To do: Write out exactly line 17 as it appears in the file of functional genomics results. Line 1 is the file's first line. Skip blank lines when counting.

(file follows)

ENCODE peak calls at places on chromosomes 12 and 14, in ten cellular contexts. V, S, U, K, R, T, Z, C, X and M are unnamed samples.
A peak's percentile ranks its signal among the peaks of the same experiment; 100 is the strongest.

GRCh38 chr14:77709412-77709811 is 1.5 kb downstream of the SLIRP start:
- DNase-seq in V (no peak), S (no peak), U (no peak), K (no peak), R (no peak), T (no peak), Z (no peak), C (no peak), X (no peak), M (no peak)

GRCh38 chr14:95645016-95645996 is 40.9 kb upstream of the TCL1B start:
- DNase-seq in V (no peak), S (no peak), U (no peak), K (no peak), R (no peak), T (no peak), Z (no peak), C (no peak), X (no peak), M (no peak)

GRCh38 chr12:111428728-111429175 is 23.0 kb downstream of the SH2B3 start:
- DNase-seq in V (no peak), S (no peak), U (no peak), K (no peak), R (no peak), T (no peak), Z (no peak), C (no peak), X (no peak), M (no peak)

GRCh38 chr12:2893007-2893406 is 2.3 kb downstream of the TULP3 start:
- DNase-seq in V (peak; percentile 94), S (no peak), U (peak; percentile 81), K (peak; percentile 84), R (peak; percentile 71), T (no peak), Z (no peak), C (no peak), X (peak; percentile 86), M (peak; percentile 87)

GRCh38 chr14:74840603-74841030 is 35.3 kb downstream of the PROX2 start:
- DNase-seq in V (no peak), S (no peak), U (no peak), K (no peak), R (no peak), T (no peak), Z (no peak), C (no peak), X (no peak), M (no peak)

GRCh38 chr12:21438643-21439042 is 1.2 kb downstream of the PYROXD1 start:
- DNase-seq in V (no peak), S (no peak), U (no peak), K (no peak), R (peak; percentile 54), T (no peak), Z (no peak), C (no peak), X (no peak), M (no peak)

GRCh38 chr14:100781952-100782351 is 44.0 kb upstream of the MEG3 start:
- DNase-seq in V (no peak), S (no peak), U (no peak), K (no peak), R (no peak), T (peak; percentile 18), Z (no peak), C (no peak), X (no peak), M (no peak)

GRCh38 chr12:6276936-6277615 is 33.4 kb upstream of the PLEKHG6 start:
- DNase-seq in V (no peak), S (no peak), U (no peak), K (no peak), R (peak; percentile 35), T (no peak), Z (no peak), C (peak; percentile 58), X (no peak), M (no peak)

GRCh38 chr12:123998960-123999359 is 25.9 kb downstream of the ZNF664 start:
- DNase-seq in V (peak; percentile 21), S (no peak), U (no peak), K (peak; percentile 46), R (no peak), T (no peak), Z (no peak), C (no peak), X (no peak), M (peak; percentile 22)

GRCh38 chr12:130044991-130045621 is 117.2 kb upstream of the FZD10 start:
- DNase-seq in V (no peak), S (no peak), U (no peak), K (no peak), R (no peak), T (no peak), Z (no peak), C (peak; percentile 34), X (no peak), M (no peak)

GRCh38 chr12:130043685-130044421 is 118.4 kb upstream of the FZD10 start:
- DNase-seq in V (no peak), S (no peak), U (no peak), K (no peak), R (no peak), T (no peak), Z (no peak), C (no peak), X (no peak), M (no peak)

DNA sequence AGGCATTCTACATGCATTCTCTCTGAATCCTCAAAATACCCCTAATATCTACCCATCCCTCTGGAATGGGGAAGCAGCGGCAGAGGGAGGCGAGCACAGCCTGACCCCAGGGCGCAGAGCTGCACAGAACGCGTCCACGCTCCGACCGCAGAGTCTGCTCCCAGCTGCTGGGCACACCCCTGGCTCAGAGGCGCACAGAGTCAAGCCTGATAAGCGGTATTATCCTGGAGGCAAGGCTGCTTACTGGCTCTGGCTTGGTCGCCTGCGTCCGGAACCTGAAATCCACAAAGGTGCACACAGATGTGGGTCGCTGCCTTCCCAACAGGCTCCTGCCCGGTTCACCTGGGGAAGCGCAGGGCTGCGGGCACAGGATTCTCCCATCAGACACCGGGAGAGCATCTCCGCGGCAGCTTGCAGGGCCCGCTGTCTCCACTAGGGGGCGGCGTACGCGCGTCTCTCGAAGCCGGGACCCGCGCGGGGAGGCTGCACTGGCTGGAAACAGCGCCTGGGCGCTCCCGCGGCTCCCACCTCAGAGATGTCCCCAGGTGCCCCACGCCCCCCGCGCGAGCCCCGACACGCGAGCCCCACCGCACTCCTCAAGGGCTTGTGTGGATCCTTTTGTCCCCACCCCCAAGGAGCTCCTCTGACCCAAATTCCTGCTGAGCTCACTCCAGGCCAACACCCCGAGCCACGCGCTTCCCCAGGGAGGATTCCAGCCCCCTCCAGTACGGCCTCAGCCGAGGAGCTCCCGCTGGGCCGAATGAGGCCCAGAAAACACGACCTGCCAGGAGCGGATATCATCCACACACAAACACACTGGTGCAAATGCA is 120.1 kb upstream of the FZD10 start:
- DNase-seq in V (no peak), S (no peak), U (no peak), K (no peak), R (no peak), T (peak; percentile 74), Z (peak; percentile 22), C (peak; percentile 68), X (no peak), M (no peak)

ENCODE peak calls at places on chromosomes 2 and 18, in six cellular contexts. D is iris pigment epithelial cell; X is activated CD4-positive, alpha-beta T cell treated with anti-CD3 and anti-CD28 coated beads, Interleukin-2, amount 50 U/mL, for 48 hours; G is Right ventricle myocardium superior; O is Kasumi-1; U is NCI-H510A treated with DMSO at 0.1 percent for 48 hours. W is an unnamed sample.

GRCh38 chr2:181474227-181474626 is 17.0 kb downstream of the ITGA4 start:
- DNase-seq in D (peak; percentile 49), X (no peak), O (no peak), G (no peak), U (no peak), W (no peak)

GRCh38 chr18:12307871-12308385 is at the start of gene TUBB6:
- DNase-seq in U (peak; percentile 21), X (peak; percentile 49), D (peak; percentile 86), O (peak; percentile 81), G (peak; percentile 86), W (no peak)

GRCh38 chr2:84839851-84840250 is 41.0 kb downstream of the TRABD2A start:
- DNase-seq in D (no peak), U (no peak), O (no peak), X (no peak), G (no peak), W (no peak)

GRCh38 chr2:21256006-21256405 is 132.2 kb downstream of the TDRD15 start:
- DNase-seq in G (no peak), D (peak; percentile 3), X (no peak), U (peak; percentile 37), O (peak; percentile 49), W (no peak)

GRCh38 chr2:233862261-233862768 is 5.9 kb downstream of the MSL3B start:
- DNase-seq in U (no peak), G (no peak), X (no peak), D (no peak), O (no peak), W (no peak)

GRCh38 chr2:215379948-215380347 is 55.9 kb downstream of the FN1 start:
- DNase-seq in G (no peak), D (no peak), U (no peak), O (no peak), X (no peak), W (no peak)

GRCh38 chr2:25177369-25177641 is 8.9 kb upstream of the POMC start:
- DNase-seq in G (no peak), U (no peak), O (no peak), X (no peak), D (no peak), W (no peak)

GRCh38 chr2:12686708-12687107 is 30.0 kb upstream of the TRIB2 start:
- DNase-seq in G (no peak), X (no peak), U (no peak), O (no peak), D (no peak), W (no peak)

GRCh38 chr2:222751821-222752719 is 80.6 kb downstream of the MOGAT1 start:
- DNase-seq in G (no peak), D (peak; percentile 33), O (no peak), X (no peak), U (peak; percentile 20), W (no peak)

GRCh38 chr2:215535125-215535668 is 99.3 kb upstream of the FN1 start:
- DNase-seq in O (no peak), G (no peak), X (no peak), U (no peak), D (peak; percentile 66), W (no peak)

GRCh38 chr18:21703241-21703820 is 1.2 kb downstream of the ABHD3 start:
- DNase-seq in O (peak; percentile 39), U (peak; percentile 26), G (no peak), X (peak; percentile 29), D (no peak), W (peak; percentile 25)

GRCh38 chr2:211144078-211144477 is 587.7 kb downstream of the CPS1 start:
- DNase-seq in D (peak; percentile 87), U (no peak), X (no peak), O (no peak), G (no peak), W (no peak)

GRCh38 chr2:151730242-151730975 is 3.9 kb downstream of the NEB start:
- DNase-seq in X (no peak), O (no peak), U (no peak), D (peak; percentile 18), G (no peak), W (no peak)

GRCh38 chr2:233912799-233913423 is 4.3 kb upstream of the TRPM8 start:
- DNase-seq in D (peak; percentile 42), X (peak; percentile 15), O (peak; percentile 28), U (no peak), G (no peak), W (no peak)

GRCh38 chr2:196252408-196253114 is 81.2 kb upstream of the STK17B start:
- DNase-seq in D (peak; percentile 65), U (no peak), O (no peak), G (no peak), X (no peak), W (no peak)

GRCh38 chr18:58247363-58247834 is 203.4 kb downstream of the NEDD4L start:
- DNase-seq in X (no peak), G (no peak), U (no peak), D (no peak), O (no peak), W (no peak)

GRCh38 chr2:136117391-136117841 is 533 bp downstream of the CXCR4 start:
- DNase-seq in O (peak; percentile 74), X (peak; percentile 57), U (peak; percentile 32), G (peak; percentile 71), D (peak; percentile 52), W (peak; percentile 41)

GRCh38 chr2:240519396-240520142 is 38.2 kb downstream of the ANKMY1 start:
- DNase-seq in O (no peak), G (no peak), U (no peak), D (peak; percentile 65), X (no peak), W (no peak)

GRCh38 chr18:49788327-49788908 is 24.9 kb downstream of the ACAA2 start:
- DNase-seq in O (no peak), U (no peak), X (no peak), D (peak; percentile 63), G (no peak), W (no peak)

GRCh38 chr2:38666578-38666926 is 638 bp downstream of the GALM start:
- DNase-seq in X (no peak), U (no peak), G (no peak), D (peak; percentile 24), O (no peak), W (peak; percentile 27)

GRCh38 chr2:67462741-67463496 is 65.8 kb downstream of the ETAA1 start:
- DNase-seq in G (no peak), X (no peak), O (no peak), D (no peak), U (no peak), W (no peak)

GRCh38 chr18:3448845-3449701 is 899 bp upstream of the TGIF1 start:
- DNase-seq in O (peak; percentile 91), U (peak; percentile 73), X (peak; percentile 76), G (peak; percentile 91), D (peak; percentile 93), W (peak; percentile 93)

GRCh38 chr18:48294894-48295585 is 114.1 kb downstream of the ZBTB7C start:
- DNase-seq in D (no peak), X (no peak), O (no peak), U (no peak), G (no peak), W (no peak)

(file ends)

GRCh38 chr12:6276936-6277615 is 33.4 kb upstream of the PLEKHG6 start: